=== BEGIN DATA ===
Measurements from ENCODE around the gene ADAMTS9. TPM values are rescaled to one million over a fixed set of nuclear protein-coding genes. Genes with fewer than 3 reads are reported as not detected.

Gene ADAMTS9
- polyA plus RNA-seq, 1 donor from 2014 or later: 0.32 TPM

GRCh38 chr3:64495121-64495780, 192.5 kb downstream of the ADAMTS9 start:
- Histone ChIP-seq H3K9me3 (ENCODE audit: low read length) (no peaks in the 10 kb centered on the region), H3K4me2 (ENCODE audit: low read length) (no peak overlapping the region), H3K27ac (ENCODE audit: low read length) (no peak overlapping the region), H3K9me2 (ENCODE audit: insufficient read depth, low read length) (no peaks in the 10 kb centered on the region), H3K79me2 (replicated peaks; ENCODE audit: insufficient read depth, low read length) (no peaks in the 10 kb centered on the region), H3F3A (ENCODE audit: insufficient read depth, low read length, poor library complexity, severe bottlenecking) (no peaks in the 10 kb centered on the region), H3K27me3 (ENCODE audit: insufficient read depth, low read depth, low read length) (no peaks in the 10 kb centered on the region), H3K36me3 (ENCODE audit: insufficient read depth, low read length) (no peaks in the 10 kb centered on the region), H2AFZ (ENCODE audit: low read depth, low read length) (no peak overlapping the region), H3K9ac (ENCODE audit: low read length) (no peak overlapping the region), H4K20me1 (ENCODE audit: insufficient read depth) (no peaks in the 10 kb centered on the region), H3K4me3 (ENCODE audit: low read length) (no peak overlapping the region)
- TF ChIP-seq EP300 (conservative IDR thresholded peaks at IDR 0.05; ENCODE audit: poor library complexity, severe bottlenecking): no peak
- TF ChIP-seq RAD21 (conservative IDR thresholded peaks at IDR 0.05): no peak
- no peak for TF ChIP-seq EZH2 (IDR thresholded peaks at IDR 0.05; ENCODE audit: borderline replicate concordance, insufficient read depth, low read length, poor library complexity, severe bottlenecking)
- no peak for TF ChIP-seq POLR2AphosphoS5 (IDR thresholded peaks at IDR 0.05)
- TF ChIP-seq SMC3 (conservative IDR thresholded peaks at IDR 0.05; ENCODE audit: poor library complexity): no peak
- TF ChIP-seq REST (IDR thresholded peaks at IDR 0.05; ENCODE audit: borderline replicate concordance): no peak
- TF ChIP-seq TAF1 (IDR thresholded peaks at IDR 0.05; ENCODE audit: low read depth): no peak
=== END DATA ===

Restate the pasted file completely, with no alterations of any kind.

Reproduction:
Measurements from ENCODE around the gene ADAMTS9. TPM values are rescaled to one million over a fixed set of nuclear protein-coding genes. Genes with fewer than 3 reads are reported as not detected.

Gene ADAMTS9
- polyA plus RNA-seq, 1 donor from 2014 or later: 0.32 TPM

GRCh38 chr3:64495121-64495780, 192.5 kb downstream of the ADAMTS9 start:
- Histone ChIP-seq H3K9me3 (ENCODE audit: low read length) (no peaks in the 10 kb centered on the region), H3K4me2 (ENCODE audit: low read length) (no peak overlapping the region), H3K27ac (ENCODE audit: low read length) (no peak overlapping the region), H3K9me2 (ENCODE audit: insufficient read depth, low read length) (no peaks in the 10 kb centered on the region), H3K79me2 (replicated peaks; ENCODE audit: insufficient read depth, low read length) (no peaks in the 10 kb centered on the region), H3F3A (ENCODE audit: insufficient read depth, low read length, poor library complexity, severe bottlenecking) (no peaks in the 10 kb centered on the region), H3K27me3 (ENCODE audit: insufficient read depth, low read depth, low read length) (no peaks in the 10 kb centered on the region), H3K36me3 (ENCODE audit: insufficient read depth, low read length) (no peaks in the 10 kb centered on the region), H2AFZ (ENCODE audit: low read depth, low read length) (no peak overlapping the region), H3K9ac (ENCODE audit: low read length) (no peak overlapping the region), H4K20me1 (ENCODE audit: insufficient read depth) (no peaks in the 10 kb centered on the region), H3K4me3 (ENCODE audit: low read length) (no peak overlapping the region)
- TF ChIP-seq EP300 (conservative IDR thresholded peaks at IDR 0.05; ENCODE audit: poor library complexity, severe bottlenecking): no peak
- TF ChIP-seq RAD21 (conservative IDR thresholded peaks at IDR 0.05): no peak
- no peak for TF ChIP-seq EZH2 (IDR thresholded peaks at IDR 0.05; ENCODE audit: borderline replicate concordance, insufficient read depth, low read length, poor library complexity, severe bottlenecking)
- no peak for TF ChIP-seq POLR2AphosphoS5 (IDR thresholded peaks at IDR 0.05)
- TF ChIP-seq SMC3 (conservative IDR thresholded peaks at IDR 0.05; ENCODE audit: poor library complexity): no peak
- TF ChIP-seq REST (IDR thresholded peaks at IDR 0.05; ENCODE audit: borderline replicate concordance): no peak
- TF ChIP-seq TAF1 (IDR thresholded peaks at IDR 0.05; ENCODE audit: low read depth): no peak